Basically, this place worked their engineers to the bone. I know someone who is friends with one of the leads at this place. He told me they’re pulling 60- to 70-hour weeks regularly to get shit done. They’re staying late on weekdays and coming in at least one day on almost every weekend. And their product hasn’t even gone to market yet. This was not an environment I wanted to be in.
See, places that use terminology like “rock star” and “change the world” are trying to sell you a job. In my experience, these places are looking for guys that have some talent, of course, but talent that they can burn out in no time flat. I understand that west LA is a startup scene. Long hours may have to be put in. But that’s not the kind of stuff I’m interested in. And potential employers can’t put “May work 50-60 hours per week” on their job reqs – they’ll never hire anybody. So they market the shit out of these things to get people in the door.
These places are trying to market a job to me, and I don’t like it. I am really good at what I do, don’t get me wrong. But I’m not a “rock star” because I want to work a human work week. I like putting in 40 hours and having the remainder of my week to myself to do what I please. Run OMGN. Hang out with friends. Play some games. Watch some TV and movies. I don’t want to spend my life working for someone else’s product. Even if I’ve got a bit of a stake in it, because chances are you’ll never make big bucks at a startup if you’re not a founder. The chances of making it big are too low.
Do I want to change the world? Sure. But I don’t want to sacrifice my life to do it. I want to live my life. Why change the world if I can’t enjoy the change I’ve created? Seriously, I’d rather have no catered meals at work at all and work 40 hours than have all of my food paid for because I’m spending 12 hours per day at the office.
I’m pretty close to being a 501 developer. Go read that link. In general, I think the idea of a 501 developer is one that doesn’t care about their craft or output. This is not the case with me. I take great pride in my work. If I push a bug out to production, I take it personally, especially since right now I have nobody on my projects to code review me. I’ve got a decent amount of autonomy at Buffalo and I like that, but it can lead to pitfalls in my output occasionally. Working with others is a good thing. Just the same, don’t mistake my pride in my work for a willingness to work forever.
A job is a business transaction. You’re paying me $X for Y hours per week. I am selling you my productivity. If I do not perform, you can fire me, just like you may replace a car that turned out to be a lemon. It’s a business transaction, to me. So why would I just up an offer to give you more and more of my precious time for the same amount of money? By staying late each day, my effective hourly rate drops because I’m salaried. Seriously, nobody has infinite time on this planet. Why would I give so much of it up when I could be making my quality of life better by spending time with those that mean the most to me?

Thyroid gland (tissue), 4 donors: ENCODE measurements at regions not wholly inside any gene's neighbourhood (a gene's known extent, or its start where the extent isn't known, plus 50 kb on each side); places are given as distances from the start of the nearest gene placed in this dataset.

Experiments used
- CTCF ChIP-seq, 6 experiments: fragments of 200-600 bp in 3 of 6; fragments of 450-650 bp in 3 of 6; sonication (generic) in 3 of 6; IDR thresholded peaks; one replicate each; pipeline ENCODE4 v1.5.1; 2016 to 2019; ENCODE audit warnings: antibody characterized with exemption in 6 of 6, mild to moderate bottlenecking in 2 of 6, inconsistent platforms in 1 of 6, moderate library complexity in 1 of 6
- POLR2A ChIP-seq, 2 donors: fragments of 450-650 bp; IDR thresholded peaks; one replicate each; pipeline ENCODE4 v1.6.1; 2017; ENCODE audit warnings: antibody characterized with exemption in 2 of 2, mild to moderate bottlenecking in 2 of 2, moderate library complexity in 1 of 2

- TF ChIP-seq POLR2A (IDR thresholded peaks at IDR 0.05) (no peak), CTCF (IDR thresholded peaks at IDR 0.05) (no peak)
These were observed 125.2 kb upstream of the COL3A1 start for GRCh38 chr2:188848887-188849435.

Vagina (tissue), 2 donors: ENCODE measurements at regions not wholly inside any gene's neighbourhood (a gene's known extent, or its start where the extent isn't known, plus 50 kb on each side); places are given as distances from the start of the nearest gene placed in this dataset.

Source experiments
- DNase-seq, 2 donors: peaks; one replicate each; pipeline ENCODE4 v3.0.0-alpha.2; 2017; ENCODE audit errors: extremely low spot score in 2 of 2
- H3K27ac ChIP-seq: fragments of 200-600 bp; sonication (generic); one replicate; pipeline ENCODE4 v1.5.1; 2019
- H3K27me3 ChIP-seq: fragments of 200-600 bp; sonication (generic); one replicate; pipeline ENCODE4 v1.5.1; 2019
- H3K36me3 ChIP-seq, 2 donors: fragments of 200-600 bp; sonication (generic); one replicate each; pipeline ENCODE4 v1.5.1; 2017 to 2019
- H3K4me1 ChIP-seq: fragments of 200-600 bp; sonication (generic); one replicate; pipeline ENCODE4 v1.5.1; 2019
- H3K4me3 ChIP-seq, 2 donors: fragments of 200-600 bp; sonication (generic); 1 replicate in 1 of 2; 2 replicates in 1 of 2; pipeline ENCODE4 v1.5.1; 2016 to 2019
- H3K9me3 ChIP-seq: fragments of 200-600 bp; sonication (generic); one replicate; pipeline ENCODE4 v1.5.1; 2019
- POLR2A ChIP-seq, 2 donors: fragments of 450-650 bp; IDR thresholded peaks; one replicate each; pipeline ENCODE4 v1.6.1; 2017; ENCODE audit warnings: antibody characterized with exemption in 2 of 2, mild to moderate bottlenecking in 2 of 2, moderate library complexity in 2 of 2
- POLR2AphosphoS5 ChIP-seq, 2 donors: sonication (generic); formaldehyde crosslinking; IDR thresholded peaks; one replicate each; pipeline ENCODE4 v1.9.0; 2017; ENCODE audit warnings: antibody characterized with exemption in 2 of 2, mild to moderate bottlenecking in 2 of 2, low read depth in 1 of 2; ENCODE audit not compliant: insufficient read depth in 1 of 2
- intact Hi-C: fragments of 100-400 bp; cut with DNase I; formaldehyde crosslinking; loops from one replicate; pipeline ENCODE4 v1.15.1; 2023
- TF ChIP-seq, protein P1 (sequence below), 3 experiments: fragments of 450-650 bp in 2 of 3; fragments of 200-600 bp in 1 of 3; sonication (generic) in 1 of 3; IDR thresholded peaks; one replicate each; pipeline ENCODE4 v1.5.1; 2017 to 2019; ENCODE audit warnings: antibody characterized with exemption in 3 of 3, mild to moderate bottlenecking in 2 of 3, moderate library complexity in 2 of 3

This isn’t to say that exceptions can’t be made. If that critical system takes a shit, you’ve gotta get up and deal with it, lest nobody have a job when the morning comes. That’s understandable. Emergencies happen. What is not understandable, to me, is an expectation of working more than 40 hours per week. Adjust your product schedules if that’s the case. Don’t burn out your employees. Have a human working environment. Besides, studies made back when the 40-hour work week became standard show that 40 hours is an optimal number for human productivity. Anything more and you start getting more mistakes and diminishing returns.
I will always see terms like “rock star” and “amped up” for what they are – marketing terms to try to get brogrammers in the door. Some of us have lives, you know. Some of us have significant others and kids. Families. Family is far, far more important than putting in that extra 10 hours because you didn’t give enough time to create THE NEXT BIG THING THAT WILL OVERTAKE FACEBOOK.
A former boss/coworker of mine shared an article with me and a bunch of other software engineers we used to work with. I couldn’t find it, but he recently re-shared it. This is an excellent read about tech start-ups, and was part of the reason I even thought about blogging in the first place: